By Robert Haugh
Tomorrow night, the Santa Clara Chamber of Commerce has their annual Pyramid Awards Dinner. They moved it from the Convention Center to David’s Restaurant. This change was announced on Monday — a few days after I sent an email to Chamber CEO Nick Kaspar asking him if the Chamber was getting a special deal for the event or paying full price. Coincidence?
I asked the question because City staff had discovered all kinds of special deals and self-dealing by the Chamber during their management of the Convention Center. On July 3, the City put out a press release highlighting some of the early findings.
Here’s what the release said about special deals:
“the Chamber may have given itself and members undisclosed free and reduced rates for the use of the Convention Center, which results in lost revenue to the City.”
And some potential problems with tax returns:
“Staff’s review show material conflicts existed on legal documents regarding the Chamber of Commerce’s tax exempt status and whether the organization inappropriately filled out its tax returns to the State and Federal government when it stated that it did not maintain a Conflict of Interest Policy.”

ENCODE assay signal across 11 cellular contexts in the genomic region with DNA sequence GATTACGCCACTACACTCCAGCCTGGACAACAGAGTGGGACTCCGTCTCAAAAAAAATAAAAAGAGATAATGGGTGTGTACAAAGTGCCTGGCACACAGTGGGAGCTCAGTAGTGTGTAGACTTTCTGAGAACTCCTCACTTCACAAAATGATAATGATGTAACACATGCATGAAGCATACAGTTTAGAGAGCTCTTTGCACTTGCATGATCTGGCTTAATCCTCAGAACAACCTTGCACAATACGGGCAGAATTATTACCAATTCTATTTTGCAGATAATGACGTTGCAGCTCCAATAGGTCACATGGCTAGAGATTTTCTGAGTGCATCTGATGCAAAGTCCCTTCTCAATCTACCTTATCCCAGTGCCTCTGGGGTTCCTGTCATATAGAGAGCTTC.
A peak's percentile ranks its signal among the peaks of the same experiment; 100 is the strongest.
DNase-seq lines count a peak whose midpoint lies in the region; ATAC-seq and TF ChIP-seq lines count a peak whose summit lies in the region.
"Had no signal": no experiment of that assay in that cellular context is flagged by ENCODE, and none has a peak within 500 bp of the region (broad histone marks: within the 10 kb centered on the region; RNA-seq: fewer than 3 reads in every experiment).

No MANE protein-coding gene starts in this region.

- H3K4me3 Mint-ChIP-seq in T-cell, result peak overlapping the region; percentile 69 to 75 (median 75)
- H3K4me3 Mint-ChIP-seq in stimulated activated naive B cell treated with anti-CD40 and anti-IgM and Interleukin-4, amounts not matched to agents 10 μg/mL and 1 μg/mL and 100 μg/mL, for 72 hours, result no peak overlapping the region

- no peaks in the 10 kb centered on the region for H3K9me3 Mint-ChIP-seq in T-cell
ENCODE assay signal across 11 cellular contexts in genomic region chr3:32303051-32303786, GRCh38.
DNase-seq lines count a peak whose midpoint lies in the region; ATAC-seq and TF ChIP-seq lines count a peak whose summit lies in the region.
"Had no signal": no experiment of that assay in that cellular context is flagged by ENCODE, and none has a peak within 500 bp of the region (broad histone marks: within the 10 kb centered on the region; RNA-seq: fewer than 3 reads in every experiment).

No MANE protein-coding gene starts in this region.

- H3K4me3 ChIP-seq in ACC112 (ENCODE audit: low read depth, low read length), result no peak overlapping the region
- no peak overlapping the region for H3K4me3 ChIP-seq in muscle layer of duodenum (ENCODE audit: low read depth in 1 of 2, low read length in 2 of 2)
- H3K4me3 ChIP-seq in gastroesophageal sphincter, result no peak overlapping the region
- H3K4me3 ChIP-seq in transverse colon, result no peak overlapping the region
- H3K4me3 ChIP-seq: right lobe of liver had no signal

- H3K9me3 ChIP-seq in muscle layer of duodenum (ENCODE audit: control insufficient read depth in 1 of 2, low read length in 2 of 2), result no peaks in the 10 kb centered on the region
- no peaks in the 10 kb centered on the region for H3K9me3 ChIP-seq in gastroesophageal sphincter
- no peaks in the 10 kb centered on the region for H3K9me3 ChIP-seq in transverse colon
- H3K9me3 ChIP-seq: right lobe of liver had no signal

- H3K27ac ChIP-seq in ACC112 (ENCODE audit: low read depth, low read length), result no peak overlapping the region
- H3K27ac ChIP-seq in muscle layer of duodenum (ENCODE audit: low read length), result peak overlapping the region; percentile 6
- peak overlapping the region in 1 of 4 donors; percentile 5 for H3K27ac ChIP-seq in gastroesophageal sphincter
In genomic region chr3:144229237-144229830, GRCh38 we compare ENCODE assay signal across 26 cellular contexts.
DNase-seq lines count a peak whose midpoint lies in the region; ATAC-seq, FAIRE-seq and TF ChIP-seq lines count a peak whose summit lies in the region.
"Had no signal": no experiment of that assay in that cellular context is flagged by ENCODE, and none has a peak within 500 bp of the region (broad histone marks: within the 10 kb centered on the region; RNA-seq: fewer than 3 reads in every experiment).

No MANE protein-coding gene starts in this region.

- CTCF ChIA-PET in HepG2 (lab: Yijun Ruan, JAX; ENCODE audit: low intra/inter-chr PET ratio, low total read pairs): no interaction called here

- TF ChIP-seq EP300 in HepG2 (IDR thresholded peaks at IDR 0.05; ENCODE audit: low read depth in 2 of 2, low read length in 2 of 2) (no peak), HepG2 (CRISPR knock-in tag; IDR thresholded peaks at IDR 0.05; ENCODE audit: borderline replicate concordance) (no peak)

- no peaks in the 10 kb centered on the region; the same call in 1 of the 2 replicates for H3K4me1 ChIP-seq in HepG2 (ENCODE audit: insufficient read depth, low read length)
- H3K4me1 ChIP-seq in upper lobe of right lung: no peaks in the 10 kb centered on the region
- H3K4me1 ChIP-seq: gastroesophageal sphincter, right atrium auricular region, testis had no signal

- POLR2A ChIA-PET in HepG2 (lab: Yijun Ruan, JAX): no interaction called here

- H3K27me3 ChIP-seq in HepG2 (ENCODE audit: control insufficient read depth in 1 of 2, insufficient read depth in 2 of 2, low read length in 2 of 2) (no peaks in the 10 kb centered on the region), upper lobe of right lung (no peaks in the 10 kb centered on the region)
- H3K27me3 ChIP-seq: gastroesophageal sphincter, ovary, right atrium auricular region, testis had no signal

And conflicts of interest:
“Specifically, while the Chamber claimed to manage conflicts and maintains a Conflict of Interest Policy, past year’s review of minutes shows no training or management of conflicts during the time when real or perceived conflicts have been raised and inquired about by the City.”
And how they’re paying and/or reporting their rent:
“Additionally, a City’s legal contract includes rental payments of just over $91,000 per year, but does not show on the federal filings.”
This info has been circulating around City Hall for some time. It led to the loss of the Chamber’s $145,000 annual “management fee” that they increased for themselves without City Council authorization. It also caused them to lose the current Convention and Visitors Bureau contract for $1.5 million.
Here’s the bad news for the Chamber: the audit isn’t done yet. More damaging info may come out. Sources close to the Chamber say that most of the fingers are pointed at outgoing chair Joe Siecinski (who’s being honored at the dinner “for his service”), treasurer Dave Tobkin and director/publisher/lobbyist Miles Barber for poor management and judgement.
The City Council really had no choice but to stop the bleeding of tax dollars. Vice Mayor Kathy Watanabe summarized this really well in a story that appeared yesterday on SanJoseInside.com.
“We don’t want to continue to throw money at them knowing that there’s been self-dealing and questionable management practices,” the councilwoman says. “We may not know the extent of the problem right now, but we know enough not to risk giving them any more of our money.”